Licensing Inquiries and negotiation, both sides of the table
You can set up your store to accept offers from clients wanting to buy a license (besides or instead of letting them buy in a self-service manner). This will enable them to enter into a negotiation with you, presumably for a lower price.
This is enabled by default. To have this disabled in your store, select the rate card(s) you are using and click ‘request clearance, price quotes and negotiate on-line’. Learn more about rate-cards here.
We’ll use an example to demonstrate how this works.
Your client Lenny Ford has visited your store and wants a license a for TV Commercial, for a track called ‘Hitch a Ride’. The territory is National. In this example, we are using the Basic rate-card. Learn more about rate-cards here.
The rate card calculated price for this usage is $840, but Lenny has a tight budget and makes an offer of $700. So he clicks on ‘Clearance or special quote request’ and enters $700 in the box.
You will receive an email with all the details of Lenny’s offer:
You should then login to your LQ account and click on ‘Licensing Inquiries’ in the left-hand menu. Lenny’s offer is there:
Click View to see his offer.
You now have 4 options:
- Accept current offer - Accept his suggested price and terms.
- Send response - Send a response to him, you can add a requested sum to your response. To be used if you and to negotiate and/or his offer is not acceptable.
- Send final response - Same, but he won't be able to reply further, and you must enter a requested price. To be used if you do not want to negotiate further.
- Decline current offer - Decline Lenny’s inquiry, and he won't be able to reply anymore. To be used in case this is not a serious offer or seems like spam.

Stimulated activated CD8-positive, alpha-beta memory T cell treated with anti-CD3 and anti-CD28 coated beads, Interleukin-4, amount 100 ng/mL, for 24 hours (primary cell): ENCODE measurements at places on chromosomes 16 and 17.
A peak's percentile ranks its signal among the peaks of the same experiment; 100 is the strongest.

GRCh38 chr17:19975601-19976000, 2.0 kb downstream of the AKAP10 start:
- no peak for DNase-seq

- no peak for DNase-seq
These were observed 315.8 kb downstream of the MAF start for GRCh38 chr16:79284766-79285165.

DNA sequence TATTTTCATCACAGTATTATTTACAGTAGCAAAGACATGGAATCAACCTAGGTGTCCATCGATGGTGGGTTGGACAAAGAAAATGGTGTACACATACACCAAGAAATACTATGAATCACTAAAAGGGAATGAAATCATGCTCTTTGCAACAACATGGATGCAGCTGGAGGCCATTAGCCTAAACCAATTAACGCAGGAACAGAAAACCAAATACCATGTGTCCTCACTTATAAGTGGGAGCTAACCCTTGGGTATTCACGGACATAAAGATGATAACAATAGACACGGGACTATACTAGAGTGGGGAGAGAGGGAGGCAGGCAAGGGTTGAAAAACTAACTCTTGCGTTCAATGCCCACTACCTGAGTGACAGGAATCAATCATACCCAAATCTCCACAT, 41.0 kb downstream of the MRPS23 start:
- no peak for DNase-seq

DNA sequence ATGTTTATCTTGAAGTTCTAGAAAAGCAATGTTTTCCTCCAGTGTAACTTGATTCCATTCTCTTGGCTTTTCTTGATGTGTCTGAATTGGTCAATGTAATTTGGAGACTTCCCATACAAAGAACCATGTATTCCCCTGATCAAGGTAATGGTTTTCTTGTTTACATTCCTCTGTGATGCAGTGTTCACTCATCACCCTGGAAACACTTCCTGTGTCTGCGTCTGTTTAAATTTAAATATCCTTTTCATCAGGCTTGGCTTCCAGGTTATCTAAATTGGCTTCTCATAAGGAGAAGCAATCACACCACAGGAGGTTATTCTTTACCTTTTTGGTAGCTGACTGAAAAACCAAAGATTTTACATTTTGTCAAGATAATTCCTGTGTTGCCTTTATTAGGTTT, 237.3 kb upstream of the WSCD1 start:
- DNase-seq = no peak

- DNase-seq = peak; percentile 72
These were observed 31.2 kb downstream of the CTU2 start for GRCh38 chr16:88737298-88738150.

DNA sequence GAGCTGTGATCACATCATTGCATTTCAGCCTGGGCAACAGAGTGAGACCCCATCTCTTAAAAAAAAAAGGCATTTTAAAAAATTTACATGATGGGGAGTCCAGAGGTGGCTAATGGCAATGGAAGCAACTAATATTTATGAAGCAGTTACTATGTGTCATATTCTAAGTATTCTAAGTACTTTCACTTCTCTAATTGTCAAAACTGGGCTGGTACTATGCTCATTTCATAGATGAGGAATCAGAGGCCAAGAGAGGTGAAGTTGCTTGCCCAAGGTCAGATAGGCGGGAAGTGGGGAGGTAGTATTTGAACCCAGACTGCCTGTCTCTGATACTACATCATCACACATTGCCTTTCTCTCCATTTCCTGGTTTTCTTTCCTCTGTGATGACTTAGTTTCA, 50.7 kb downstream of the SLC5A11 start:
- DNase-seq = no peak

Whatever you do, an email will be sent to Lenny informing him that his offer got a reply. He’ll receive an email with a link leading to his licensing inquiries page, in your store.
… and when he clicks on the ‘View Details’ button he’ll be able to purchase the license at his or your offered rate (read on).
Let’s say you thought the rate is too low, but you’d be happy to accept $750, enter a message in the box and then enter the sum. Then click ‘Send Response’. Lenny will receive an email with a link to the store:
This will prompt him to either accept your offer (1) or return a counter-offer (2). If he enters a counter-offer, you will receive an email notifying you and the details will appear on the Licensing Request page again. You can then accept it or send another counter offer (same buttons as before). This is how the negotiations history is displayed:
Let’s say you decide that the lowest you can go is $740 so you write a note to Lenny, put $740 in the box and click ‘Send final response’.
When Lenny clicks on the link in his email, it will take him to a page that will show him the final offer:
He can then decide to purchase or not but cannot negotiate further.
At any point in the negotiation (even at first request) you can click ‘Decline current offer’. In this case, after clicking on the link in the email, the customer will see a notice in the store saying the request has been declined. He can, however, start a new inquiry.
Note on negotiation:
In practice, it’s usually much better to do these negotiations over the phone, as it’s helpful for building a strong working relationship with your customer. Sometimes, customers do have genuine budget limits and really want to use your music. With a verbal negotiation, you may be able to understand a bit more about the project they want the music for and the possible benefits of your music being involved. It’s always important to think long-term and to consider a customer’s lifetime value (LTV).
When you have reached a verbal agreement, you can ask them to put that amount in the ‘Clearance or special quote request’ box and when the Licensing Request comes through to you, just click ‘Accept current offer’.